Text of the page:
Mod Podge fabric to finish edges
Mod Podge the back of the fabric to stiffen and finish the edges.
I stretched the navy with silver stars fabric on my embroidery hoop tightly, leaving the excess for now. I lay out my rocket pieces on my fabric and tacked them down with small stitches using the embroidery floss that matched the best. I didn't end up using all the pieces of the template, and I added my own red felt "flames." Then I cut out small circles from Mod Podged orange fabric and made "stars" by stitching several lines from the middle of the circle outward. I then cut the excess fabric off around the hoop.  I decided not to glue the fabric down to the hoop, because it seems to stay in place without it, and I want to be able to easily use these hoops again without prying off glue.
Rocket Ship Embroidery Hoop Art
I followed the same techniques for my planet. I traced a circle on the felt to help me cut out a nice planet, then I eyeballed the rings. (You can find planet templates to use, but it was easier for me to just wing it!)
Planet Embroidery Hoop Art
And then I cross stitched my Star Trek emblem. There are lots of good beginning tutorials and videos on cross stitching online if you want to learn how to do it--if you can count and make an "X" with a needle and thread, you can cross stitch!  Of course, I managed to mess up the top of the pattern by putting a gray X in the wrong place, so I had to adjust the rest of the pattern to fix my mistake. I then brought the bottom right point down further because I thought it looked a little lopsided after my correction. Turned out okay, though!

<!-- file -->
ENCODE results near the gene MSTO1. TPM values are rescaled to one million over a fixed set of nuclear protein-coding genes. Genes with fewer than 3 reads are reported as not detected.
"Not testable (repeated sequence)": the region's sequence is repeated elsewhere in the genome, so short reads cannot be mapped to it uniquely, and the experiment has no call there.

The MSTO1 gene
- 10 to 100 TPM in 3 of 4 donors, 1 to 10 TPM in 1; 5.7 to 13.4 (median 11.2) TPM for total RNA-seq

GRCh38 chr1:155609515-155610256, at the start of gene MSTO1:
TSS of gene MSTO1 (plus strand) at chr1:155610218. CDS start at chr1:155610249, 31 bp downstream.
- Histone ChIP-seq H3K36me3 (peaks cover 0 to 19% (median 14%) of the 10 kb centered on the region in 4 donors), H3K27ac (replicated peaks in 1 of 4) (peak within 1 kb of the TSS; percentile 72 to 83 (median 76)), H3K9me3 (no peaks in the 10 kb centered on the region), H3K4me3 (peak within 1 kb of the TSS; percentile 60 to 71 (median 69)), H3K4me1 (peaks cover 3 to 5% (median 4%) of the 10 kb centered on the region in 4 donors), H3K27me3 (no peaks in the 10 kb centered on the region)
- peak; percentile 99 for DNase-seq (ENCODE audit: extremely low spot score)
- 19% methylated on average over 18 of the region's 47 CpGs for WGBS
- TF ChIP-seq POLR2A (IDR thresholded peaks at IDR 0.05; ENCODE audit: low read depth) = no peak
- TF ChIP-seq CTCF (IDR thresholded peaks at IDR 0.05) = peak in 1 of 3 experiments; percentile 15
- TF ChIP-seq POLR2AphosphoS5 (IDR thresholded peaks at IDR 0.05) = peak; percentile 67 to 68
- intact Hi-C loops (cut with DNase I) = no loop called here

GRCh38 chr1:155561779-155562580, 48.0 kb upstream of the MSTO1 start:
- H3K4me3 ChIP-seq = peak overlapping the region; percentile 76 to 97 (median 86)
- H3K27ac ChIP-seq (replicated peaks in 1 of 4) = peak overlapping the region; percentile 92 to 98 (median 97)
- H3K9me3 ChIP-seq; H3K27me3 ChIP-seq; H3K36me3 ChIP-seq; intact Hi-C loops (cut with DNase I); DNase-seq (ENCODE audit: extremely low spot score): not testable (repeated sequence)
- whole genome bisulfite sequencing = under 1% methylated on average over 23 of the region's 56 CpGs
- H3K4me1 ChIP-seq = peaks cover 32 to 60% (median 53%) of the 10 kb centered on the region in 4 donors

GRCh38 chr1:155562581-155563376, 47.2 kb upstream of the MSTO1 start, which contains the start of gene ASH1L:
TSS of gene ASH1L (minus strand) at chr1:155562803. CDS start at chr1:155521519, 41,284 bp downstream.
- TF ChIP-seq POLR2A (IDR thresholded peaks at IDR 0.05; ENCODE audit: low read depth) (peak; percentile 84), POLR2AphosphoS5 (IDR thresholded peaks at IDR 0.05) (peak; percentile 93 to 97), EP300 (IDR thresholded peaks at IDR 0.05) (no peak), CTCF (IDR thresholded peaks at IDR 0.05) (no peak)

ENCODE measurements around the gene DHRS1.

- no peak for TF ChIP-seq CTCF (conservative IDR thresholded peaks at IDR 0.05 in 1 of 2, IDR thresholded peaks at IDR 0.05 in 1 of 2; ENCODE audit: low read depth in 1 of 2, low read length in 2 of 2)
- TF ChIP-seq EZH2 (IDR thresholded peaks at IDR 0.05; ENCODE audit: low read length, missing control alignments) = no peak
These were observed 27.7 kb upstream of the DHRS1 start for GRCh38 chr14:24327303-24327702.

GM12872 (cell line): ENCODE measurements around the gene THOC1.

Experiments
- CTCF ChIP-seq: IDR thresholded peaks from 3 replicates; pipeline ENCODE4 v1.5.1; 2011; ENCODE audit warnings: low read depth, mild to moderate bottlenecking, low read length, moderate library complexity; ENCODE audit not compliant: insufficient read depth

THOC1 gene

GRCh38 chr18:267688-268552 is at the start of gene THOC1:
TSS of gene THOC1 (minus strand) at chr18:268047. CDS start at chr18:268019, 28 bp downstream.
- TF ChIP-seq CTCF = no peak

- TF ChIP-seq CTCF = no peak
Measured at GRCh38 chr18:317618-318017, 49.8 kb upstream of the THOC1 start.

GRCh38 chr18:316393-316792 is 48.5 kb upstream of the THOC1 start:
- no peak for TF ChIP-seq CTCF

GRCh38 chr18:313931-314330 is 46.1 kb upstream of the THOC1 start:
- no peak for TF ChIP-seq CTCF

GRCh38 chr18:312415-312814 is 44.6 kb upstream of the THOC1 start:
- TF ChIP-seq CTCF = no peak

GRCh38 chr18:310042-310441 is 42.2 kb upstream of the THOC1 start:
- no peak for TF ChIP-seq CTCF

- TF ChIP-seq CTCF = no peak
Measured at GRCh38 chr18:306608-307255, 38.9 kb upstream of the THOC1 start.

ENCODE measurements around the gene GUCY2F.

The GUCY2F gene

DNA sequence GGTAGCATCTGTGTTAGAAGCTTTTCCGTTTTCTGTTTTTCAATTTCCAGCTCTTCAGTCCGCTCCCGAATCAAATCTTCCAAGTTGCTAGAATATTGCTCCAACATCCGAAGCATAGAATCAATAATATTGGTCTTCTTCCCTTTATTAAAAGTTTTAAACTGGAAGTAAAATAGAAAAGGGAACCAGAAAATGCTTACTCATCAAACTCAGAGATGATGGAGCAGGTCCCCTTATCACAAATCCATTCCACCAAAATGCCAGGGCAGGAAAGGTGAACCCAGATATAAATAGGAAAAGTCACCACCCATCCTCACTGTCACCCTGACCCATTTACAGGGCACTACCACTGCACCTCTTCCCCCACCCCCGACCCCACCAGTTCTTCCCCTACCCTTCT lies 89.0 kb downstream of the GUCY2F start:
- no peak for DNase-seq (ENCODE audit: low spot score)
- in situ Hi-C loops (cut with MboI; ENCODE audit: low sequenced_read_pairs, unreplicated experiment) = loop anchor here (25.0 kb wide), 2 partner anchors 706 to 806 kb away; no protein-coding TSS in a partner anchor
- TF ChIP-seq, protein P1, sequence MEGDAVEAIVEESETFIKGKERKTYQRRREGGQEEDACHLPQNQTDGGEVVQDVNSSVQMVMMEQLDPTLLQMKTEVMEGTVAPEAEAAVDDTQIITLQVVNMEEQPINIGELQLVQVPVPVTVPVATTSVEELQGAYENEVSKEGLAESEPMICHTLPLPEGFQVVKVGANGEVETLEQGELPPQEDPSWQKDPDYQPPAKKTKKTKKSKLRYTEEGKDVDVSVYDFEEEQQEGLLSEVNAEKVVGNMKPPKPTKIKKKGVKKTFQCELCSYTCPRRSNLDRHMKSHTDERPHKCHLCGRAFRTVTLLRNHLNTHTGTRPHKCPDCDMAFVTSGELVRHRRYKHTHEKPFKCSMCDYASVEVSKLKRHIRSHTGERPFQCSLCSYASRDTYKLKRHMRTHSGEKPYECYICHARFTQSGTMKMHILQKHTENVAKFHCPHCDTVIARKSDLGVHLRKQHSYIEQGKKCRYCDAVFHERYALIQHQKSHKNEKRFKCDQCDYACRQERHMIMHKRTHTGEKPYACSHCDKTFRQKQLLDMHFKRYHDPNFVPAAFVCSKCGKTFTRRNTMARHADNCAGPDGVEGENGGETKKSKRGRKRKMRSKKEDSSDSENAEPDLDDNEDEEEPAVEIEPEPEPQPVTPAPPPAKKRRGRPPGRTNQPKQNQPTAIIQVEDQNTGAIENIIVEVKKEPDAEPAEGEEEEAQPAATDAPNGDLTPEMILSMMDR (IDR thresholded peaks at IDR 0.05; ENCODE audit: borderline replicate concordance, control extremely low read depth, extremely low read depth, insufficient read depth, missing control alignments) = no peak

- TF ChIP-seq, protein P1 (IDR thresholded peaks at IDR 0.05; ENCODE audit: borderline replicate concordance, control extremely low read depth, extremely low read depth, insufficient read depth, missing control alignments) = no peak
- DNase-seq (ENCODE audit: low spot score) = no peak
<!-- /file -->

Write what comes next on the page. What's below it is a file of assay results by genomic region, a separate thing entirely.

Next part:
Star Trek Embroidery Hoop Art
Star Trek embroidery with a few fixes; silver gems from my daughter's stretchy pants!
Side Project- Super easy and free embroidery floss storage!
I have tried leaving embroidery floss in the loops with paper, and inevitably it ends up being a knotted, disorganized mess. I saw embroidery floss bobbins at the store, but I didn't want to spend any extra money. So I made my own at home using an old cardboard box. Cut the cardboard into an "I" shape, then cut two slits into one end to hold the beginning and end of the thread.  Wind the thread around the middle of the "I," and there you go! It doesn't have to be perfect to be functional, and it's free!


For my last hoop, I decided to go with some stars. About this time, my daughter accidentally ripped a large hole in the knee of her favorite stretchy pants. They are a denim-like material with silver jewels on the bottom. I couldn't patch them or fix them without stretching the whole leg out of shape, and they had seen better days anyway, so I re-purposed them for my project.
Repurposed clothing, upcycle for art

Repurposed clothing, upcycle for art
I cut around the jewels and glued them onto the embroidery hoop art with craft glue.
I cut out part of the leg to be the base fabric, glued felt stars that I cut out by eyeballing it, and then cut out of the jewels and glued them to 3 of the hoops with craft glue to be extra "stars" and tie the look altogether.
Upcycled clothing, star embroidery art hoop
Hoop made from upcycled stretchy pants and felt.
All in all, I think it turned out pretty well!

You don't have to be decorating a nursery to use embroidery hoop art. You can make all sorts of patterns, shapes, and designs using clearance fabric, recycled clothing, buttons, gems, thread, and so forth. I've seen pictures of entire walls covered with different sizes of hoops covered in different fabrics with nothing else on them. It's a relatively inexpensive way to decorate, and it's easy to change it out to something different. You don't have to be a great seamstress--glue will do!

There will be more nerd decorating before this thing is done, so stay tuned...

Live long and prosper,
Mulligan Mama